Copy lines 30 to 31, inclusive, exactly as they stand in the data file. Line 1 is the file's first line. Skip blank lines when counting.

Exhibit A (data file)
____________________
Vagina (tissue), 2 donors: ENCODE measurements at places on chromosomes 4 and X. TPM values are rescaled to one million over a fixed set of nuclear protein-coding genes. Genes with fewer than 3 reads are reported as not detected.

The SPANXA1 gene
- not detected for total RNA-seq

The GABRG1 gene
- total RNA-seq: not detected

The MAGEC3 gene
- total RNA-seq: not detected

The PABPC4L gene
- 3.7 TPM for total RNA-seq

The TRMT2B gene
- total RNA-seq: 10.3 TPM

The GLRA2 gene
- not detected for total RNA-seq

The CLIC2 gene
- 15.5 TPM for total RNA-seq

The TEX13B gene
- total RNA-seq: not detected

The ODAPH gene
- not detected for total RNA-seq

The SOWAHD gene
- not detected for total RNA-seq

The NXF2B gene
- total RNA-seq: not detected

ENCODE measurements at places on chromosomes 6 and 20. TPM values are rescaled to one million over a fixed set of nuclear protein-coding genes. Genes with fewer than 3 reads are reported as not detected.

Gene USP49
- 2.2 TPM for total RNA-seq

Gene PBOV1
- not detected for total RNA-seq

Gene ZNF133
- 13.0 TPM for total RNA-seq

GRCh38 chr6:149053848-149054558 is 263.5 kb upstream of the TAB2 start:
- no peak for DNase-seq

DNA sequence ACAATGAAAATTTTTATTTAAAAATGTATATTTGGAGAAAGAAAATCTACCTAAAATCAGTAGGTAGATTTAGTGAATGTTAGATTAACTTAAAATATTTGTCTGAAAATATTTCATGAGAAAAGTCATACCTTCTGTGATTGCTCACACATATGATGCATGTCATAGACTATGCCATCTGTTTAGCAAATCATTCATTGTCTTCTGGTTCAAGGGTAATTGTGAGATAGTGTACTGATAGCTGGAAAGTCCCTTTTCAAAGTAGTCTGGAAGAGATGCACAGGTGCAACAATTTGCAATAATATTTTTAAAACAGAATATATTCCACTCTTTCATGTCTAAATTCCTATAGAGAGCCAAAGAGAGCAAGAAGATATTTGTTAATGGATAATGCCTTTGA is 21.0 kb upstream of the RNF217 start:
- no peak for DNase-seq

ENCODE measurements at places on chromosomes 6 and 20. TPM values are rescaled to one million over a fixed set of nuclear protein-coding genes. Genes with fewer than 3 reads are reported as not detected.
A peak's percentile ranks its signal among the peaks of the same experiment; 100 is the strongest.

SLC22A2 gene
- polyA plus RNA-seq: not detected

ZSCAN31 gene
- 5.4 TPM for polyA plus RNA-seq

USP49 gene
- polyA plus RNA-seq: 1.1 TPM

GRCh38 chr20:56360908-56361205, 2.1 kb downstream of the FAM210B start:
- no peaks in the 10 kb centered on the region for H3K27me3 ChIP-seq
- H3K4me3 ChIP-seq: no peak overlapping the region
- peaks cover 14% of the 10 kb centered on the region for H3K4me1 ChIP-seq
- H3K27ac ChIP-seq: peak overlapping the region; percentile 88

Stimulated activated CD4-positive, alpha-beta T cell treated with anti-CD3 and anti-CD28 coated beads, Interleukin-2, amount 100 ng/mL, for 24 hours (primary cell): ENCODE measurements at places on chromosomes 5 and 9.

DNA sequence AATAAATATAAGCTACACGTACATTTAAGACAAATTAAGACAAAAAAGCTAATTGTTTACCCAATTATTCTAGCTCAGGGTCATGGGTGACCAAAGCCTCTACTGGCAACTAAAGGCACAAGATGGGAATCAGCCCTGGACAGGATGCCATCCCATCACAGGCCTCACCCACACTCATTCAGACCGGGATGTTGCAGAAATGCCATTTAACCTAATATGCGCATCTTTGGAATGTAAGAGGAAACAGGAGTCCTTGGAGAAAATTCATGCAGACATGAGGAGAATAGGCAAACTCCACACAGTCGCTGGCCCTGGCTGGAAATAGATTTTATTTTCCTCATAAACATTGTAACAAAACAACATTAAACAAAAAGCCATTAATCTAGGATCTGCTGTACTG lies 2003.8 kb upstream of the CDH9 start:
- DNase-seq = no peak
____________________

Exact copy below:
- 13.0 TPM for total RNA-seq

GRCh38 chr6:149053848-149054558 is 263.5 kb upstream of the TAB2 start: